Pepperwood and the Santa Rosa Junior College partner to offer a two-semester Bio 85 – Natural History of Pepperwood course that certifies participants as UC California Naturalists. Students have the option to submit an article for the Pepperwood Field Notes Blog as part of the course. The following is a student-submitted article.
A Watershed Moment: How water formed Pepperwood’s landscape and informs research
By Natasha Granoff, Pepperwood Steward and Fall 2016 Bio 85 participant
Water at Pepperwood is a very serious business.
Located on a ridgeline of the Mayacamas Mountains and at the southern end of California’s North Coast Range, Pepperwood is uniquely situated at the headwaters of five subwatersheds—Mark West Springs Watershed, Porter Creek Watershed, Upper Franz Creek Watershed, Lower Franz Creek Watershed and Brooks Creek Watershed—all keys to the larger Russian River watershed. At the highest elevations of the preserve, above 1600 feet, annual rainfall can be as high as 50 inches. From these ridge top headwaters, approximately sixty percent of the rainfall in a typical year follows gravity downhill. Beginning with the high flow montane streams cascading through Pepperwood’s rolling topography, water branches and flows into tributaries and streams, spreading into broader waterways of the Russian River and estuaries of the Santa Rosa plain before a final push to the Pacific Ocean. What happens to the rest of the water? It infiltrates into the ground, gets caught in catchment basins, or is taken up by plants and animals with some portion lost to evaporation.
Pepperwood’s underlying geology defines how water moves through the landscape.
Approximately 140 million years ago, the scraping action of the Farallon Plate pushing underneath the North American Plate formed a mélange of ocean bed material called the Franciscan Complex, creating the undulating Coastal Range. Fast forward another 135-137 million years ago when magma erupted from under Sonoma County through a crack in the crust to form what is called the Sonoma Volcanics, a mix of lava and ash that covered the rolling Franciscan Complex. The rock outcroppings and big boulders seen from Pepperwood’s Bechtel House up to Three Tree Hill and out along Roller Coaster Ridge, are exposed remnants of underlying rock that have resisted erosive forces due to hardness, chemical reactivity and cohesion. As water moves over and through the many small valleys, depressions and ridges created by this geological history, it incises stream beds, percolates underground, and deposits minerals and organic material along its way, determining where plants will grow and what kind of plants will adapt to a particular location.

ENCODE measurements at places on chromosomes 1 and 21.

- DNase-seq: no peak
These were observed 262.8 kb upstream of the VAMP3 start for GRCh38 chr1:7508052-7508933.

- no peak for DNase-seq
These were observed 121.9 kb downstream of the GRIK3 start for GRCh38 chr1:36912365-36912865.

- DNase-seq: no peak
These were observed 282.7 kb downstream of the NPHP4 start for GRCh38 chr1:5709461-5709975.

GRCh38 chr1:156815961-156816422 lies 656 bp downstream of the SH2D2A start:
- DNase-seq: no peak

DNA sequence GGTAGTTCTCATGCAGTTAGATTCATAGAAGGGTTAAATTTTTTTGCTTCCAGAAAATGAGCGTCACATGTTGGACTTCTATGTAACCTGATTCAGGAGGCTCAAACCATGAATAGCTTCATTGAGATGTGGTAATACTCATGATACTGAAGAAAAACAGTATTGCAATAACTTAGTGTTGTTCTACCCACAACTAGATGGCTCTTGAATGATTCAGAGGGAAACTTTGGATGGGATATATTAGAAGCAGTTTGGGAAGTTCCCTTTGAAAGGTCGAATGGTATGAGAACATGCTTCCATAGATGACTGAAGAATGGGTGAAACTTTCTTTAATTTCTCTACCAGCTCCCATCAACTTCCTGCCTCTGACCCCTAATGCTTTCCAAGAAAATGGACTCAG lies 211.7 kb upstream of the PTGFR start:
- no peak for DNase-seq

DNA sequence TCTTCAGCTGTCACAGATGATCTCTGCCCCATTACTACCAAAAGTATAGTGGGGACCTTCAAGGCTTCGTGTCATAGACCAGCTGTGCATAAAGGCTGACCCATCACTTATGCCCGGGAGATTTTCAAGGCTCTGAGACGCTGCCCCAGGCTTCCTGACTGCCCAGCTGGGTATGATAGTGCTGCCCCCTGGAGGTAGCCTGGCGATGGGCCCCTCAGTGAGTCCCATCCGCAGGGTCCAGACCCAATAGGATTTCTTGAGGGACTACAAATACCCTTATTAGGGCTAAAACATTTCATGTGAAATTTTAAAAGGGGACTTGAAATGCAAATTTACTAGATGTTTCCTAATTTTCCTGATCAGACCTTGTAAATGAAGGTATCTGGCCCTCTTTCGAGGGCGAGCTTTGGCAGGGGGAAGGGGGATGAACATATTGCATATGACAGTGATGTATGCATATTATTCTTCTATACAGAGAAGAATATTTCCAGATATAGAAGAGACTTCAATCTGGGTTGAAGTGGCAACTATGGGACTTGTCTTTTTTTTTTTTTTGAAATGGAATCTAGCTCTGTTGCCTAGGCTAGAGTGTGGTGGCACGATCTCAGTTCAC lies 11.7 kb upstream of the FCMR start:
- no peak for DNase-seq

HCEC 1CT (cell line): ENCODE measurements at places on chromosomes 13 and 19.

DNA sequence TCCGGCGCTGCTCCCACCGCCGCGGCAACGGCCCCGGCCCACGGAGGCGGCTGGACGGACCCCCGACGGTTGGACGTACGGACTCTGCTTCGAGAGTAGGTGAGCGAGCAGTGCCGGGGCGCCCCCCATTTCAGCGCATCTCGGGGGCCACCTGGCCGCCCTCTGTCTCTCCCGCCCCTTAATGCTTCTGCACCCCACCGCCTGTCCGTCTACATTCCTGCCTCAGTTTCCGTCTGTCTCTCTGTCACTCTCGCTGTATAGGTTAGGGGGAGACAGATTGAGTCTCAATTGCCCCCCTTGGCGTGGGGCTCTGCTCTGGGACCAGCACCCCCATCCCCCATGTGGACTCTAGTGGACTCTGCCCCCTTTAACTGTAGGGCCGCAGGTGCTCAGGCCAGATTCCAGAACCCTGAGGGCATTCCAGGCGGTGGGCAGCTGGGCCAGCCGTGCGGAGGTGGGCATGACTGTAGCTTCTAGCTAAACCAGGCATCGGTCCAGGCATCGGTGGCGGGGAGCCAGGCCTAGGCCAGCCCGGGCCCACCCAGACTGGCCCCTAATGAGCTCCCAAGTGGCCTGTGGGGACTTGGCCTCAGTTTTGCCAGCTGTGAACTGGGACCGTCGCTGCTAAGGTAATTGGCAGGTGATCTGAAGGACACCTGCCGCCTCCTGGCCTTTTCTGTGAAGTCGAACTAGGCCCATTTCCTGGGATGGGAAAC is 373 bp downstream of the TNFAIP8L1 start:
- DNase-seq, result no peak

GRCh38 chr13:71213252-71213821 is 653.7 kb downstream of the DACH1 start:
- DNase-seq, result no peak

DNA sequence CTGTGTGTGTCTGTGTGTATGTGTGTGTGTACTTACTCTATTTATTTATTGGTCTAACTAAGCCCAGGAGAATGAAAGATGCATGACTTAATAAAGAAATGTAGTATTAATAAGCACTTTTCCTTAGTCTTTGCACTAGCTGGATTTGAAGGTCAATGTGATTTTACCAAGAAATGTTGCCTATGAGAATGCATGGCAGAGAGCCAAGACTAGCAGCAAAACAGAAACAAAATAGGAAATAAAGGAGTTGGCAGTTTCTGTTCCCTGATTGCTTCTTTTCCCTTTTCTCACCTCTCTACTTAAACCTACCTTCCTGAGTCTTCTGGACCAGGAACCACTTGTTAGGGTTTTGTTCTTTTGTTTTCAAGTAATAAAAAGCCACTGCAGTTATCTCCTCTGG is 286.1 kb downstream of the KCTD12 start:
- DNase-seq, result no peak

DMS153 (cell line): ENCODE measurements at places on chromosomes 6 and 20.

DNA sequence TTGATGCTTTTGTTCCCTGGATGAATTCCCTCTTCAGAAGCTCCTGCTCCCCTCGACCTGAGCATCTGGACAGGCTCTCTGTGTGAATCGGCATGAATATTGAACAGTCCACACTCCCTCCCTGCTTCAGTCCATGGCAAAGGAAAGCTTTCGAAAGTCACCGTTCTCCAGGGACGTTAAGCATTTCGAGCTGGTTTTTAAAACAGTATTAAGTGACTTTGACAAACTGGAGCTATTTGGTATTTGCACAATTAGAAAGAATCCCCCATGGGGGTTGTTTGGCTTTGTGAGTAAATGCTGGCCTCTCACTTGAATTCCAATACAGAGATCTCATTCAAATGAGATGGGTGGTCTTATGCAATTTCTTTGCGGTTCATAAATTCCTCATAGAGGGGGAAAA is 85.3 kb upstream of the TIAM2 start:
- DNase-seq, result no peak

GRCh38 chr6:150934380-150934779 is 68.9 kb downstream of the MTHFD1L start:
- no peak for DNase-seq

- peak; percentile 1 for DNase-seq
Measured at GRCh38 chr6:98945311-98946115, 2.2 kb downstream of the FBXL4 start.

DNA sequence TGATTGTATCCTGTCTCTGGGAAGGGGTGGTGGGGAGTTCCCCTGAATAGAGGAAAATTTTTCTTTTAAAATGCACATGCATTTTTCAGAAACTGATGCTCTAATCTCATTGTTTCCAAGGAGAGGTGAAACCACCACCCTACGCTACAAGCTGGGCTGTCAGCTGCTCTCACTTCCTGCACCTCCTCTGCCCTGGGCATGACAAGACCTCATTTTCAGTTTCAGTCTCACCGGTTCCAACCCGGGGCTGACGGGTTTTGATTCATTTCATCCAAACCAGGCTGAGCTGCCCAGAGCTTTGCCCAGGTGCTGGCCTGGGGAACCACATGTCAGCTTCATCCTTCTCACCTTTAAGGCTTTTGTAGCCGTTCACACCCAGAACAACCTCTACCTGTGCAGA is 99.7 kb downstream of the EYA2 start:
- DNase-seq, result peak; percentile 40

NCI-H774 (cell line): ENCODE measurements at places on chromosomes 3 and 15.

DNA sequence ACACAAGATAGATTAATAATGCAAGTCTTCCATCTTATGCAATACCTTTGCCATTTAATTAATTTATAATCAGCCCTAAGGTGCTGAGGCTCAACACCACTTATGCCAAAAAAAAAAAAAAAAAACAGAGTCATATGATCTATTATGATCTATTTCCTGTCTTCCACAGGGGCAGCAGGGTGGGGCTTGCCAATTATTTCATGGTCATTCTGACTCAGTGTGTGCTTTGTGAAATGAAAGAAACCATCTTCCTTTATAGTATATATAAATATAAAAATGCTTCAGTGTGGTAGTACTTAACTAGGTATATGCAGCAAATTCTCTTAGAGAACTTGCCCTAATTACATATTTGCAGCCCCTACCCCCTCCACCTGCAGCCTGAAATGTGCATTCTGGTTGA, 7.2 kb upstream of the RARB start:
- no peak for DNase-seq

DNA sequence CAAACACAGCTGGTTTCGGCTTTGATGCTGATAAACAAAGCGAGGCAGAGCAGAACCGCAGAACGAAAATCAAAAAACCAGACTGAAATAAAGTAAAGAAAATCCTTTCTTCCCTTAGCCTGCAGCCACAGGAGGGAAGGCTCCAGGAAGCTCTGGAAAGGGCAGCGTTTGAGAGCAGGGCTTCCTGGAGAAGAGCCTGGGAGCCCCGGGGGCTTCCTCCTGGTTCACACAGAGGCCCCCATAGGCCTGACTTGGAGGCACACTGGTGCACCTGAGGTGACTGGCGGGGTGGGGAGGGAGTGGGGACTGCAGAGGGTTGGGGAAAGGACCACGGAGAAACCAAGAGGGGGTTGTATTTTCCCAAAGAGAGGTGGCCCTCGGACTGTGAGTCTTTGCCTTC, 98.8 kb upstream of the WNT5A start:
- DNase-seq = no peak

The resulting topography creates microclimates all over the preserve.
This occurs as hillside orientation affects solar radiation and warming of the soils, in turn affecting wind conditions and air temperature. These differences in climate within a relatively small geographic area give rise to diverse vegetation and a multitude of species resulting in Pepperwood’s global classification as a biodiversity “hotspot”. The upper areas of the watershed are composed of rolling non-native and native grasslands that integrate with coniferous forest, oak woodland and chaparral habitat. There is even redwood forest habitat at the bottom of the north east drainage from the ridgeline below Roller Coaster Ridge.
Pepperwood is a living laboratory.
Today, with a changing climate affecting air temperature and precipitation patterns, Pepperwood’s microclimates and biological diversity provide an exceptional opportunity for research into how these climatic shifts may affect soil moisture, water availability and retention, run off, erosion and evaporation, and ultimately vegetation and animal responses. And Pepperwood is doing just that with its Sentinel Site monitoring network incorporating hundreds of sensors and research plots across the preserve. Truly a Watershed Moment for measuring the pulse of the health of our environment!